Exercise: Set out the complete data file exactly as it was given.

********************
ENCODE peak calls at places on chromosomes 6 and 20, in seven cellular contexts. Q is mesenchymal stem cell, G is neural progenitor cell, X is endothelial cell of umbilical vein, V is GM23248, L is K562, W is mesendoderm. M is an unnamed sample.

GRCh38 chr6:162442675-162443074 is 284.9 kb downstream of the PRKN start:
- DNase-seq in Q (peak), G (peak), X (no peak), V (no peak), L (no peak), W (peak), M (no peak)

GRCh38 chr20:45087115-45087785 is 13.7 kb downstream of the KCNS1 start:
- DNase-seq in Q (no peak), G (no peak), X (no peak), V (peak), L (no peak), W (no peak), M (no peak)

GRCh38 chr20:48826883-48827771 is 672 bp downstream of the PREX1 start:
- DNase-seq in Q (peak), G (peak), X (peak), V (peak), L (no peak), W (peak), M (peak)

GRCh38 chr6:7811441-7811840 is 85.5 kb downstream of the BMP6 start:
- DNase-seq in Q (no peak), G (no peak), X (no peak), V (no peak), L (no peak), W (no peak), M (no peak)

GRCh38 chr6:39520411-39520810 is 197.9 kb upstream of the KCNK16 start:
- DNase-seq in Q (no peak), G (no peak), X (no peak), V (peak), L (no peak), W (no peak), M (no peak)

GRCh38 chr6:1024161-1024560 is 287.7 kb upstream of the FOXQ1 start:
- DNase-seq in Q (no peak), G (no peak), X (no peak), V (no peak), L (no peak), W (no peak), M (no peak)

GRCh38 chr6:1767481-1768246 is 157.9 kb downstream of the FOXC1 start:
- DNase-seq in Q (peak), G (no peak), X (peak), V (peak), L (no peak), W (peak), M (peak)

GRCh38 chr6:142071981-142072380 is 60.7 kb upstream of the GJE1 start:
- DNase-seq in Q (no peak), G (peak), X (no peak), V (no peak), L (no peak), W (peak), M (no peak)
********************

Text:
ENCODE peak calls at places on chromosomes 6 and 20, in seven cellular contexts. Q is mesenchymal stem cell, G is neural progenitor cell, X is endothelial cell of umbilical vein, V is GM23248, L is K562, W is mesendoderm. M is an unnamed sample.

GRCh38 chr6:162442675-162443074 is 284.9 kb downstream of the PRKN start:
- DNase-seq in Q (peak), G (peak), X (no peak), V (no peak), L (no peak), W (peak), M (no peak)

GRCh38 chr20:45087115-45087785 is 13.7 kb downstream of the KCNS1 start:
- DNase-seq in Q (no peak), G (no peak), X (no peak), V (peak), L (no peak), W (no peak), M (no peak)

GRCh38 chr20:48826883-48827771 is 672 bp downstream of the PREX1 start:
- DNase-seq in Q (peak), G (peak), X (peak), V (peak), L (no peak), W (peak), M (peak)

GRCh38 chr6:7811441-7811840 is 85.5 kb downstream of the BMP6 start:
- DNase-seq in Q (no peak), G (no peak), X (no peak), V (no peak), L (no peak), W (no peak), M (no peak)

GRCh38 chr6:39520411-39520810 is 197.9 kb upstream of the KCNK16 start:
- DNase-seq in Q (no peak), G (no peak), X (no peak), V (peak), L (no peak), W (no peak), M (no peak)

GRCh38 chr6:1024161-1024560 is 287.7 kb upstream of the FOXQ1 start:
- DNase-seq in Q (no peak), G (no peak), X (no peak), V (no peak), L (no peak), W (no peak), M (no peak)

GRCh38 chr6:1767481-1768246 is 157.9 kb downstream of the FOXC1 start:
- DNase-seq in Q (peak), G (no peak), X (peak), V (peak), L (no peak), W (peak), M (peak)

GRCh38 chr6:142071981-142072380 is 60.7 kb upstream of the GJE1 start:
- DNase-seq in Q (no peak), G (peak), X (no peak), V (no peak), L (no peak), W (peak), M (no peak)